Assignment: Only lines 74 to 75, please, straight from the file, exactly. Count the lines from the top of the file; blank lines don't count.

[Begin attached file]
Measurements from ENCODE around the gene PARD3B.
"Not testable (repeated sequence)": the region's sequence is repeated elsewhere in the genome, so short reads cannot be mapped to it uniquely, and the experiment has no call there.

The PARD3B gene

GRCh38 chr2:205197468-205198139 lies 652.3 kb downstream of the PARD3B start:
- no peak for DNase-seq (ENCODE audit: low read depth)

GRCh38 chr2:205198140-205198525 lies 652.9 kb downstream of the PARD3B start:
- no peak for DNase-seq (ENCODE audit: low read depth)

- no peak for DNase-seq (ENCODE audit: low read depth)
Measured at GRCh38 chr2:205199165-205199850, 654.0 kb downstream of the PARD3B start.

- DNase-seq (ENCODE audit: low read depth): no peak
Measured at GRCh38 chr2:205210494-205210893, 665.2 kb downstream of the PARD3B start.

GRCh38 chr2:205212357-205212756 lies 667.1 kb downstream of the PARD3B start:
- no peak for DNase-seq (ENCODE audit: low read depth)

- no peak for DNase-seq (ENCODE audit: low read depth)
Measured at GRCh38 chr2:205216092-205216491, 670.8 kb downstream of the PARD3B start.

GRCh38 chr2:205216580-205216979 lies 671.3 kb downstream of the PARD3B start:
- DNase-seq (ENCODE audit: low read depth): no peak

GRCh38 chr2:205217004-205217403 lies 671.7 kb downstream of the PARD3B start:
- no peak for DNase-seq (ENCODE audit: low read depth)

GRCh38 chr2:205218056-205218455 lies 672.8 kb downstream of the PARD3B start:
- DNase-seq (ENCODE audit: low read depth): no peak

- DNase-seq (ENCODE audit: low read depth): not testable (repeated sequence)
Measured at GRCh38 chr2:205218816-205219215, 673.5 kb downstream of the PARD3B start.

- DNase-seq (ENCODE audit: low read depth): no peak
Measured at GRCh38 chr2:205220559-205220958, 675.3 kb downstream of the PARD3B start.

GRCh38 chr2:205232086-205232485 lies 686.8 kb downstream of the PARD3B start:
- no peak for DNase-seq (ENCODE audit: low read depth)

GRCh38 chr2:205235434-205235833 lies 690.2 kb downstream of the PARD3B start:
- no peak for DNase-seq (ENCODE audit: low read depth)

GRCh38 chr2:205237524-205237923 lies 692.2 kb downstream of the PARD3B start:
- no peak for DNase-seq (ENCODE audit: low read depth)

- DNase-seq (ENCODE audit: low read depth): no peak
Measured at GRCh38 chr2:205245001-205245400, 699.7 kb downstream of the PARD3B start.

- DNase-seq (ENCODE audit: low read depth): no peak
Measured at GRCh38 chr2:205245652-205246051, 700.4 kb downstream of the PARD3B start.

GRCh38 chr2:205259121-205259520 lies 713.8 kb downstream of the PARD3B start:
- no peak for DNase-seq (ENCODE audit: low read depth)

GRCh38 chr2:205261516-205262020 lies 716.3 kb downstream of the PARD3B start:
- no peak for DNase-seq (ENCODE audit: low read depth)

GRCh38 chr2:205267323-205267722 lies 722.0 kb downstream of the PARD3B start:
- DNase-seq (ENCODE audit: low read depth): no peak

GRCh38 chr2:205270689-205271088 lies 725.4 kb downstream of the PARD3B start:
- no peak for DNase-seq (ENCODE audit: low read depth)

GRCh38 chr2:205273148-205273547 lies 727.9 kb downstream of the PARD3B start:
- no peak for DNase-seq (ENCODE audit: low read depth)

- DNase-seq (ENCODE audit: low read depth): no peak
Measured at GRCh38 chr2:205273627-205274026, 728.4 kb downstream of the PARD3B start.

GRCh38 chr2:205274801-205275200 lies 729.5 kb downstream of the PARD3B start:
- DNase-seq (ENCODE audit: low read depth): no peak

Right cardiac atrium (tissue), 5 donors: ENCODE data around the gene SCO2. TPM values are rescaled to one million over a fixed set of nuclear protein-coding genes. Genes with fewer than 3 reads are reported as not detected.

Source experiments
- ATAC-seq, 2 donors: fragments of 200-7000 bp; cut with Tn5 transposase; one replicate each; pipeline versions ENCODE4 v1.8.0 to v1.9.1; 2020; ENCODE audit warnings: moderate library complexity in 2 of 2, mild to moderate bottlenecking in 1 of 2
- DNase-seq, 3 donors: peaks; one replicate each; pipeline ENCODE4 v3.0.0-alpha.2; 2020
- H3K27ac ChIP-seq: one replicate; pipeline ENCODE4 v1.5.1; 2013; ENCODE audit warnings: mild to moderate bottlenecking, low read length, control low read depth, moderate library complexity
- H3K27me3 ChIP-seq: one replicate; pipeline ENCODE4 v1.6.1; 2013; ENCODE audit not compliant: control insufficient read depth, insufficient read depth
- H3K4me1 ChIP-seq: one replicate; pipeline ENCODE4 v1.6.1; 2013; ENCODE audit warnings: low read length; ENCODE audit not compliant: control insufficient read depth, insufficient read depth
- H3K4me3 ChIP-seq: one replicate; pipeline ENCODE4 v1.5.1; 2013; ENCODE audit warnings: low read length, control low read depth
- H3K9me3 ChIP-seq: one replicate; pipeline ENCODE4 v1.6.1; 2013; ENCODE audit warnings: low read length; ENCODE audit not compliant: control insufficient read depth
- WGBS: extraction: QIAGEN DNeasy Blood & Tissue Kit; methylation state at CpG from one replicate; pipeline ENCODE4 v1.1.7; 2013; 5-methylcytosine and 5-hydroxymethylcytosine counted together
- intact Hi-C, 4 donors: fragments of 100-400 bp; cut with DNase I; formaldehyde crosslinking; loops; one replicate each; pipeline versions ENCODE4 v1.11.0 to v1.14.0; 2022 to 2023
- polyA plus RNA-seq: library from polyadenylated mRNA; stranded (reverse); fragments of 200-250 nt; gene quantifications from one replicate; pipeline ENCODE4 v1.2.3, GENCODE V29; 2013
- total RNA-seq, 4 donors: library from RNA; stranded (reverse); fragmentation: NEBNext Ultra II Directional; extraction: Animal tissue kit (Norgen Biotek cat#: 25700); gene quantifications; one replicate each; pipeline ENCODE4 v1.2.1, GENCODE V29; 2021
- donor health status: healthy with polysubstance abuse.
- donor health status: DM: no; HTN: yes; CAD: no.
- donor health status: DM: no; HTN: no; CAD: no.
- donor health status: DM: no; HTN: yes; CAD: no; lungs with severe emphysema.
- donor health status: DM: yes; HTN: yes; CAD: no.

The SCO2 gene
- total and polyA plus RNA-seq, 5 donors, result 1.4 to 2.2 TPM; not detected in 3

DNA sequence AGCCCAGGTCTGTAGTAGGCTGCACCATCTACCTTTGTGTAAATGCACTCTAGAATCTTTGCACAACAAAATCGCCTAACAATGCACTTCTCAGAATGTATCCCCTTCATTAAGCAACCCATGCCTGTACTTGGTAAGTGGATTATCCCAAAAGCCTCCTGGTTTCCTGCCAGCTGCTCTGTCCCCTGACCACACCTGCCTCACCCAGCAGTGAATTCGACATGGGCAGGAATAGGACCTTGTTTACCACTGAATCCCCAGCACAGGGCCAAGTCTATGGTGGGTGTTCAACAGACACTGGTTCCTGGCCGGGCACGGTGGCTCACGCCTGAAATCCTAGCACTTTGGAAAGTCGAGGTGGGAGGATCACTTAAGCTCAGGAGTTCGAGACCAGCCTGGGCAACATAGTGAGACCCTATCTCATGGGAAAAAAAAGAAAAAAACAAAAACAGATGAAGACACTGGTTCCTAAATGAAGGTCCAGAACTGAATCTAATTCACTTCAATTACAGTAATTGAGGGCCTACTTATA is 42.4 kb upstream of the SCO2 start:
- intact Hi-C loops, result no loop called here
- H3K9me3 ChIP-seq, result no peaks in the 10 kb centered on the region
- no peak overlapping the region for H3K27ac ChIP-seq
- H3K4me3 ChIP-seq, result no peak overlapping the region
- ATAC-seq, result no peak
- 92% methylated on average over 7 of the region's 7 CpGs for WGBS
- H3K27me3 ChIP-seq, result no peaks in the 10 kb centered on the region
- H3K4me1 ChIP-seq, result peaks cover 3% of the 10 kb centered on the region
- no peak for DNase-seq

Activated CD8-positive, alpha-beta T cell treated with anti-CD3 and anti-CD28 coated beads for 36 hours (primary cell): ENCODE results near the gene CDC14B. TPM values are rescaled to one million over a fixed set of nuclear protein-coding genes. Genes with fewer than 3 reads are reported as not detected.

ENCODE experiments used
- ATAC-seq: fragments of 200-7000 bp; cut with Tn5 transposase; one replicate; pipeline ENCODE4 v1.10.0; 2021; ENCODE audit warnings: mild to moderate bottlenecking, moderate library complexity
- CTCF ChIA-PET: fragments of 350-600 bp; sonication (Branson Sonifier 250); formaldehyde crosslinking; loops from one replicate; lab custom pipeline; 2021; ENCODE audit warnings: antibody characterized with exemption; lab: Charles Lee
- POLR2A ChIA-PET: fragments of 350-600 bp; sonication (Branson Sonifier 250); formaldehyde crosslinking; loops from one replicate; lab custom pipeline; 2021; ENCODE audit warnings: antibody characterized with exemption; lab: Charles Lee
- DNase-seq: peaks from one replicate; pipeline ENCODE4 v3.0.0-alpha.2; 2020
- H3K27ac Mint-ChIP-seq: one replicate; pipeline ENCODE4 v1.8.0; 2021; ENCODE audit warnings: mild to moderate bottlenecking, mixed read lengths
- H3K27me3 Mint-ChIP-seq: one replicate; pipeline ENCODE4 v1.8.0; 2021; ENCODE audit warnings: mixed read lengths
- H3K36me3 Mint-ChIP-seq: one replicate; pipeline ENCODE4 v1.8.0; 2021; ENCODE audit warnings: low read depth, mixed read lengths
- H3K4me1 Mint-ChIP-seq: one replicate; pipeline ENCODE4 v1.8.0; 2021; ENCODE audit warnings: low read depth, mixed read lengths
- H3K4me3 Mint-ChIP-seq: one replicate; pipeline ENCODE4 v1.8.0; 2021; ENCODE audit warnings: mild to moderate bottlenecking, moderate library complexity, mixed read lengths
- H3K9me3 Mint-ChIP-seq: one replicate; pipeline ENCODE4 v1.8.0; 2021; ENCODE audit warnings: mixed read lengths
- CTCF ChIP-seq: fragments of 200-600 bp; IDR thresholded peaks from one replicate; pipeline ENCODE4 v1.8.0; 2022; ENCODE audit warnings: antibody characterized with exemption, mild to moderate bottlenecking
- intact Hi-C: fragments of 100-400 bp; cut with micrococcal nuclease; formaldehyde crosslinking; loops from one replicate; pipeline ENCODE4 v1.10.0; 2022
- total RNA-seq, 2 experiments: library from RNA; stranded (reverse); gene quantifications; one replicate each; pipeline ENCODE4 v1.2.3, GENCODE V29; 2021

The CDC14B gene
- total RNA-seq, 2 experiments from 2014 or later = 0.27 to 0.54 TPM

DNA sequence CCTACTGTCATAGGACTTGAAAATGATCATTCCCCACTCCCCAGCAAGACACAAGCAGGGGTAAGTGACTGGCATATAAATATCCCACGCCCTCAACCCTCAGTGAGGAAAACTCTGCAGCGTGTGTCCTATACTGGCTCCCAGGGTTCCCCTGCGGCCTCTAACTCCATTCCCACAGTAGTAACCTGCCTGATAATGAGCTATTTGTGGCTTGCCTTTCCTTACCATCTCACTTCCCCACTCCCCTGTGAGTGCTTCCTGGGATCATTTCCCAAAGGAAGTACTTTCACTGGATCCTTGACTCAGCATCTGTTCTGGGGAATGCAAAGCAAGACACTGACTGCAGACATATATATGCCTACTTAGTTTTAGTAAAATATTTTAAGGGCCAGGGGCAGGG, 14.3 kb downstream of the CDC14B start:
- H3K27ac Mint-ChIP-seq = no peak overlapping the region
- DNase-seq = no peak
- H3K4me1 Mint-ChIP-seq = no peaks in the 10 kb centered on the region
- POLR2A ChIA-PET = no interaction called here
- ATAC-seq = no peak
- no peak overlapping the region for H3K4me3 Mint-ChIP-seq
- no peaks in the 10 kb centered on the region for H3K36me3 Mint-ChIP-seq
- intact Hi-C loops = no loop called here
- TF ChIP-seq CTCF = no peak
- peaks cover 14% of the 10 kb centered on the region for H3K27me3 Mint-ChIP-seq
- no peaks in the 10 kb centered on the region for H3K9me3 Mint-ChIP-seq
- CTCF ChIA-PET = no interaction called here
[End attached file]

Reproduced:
- H3K4me3 ChIP-seq, result no peak overlapping the region
- ATAC-seq, result no peak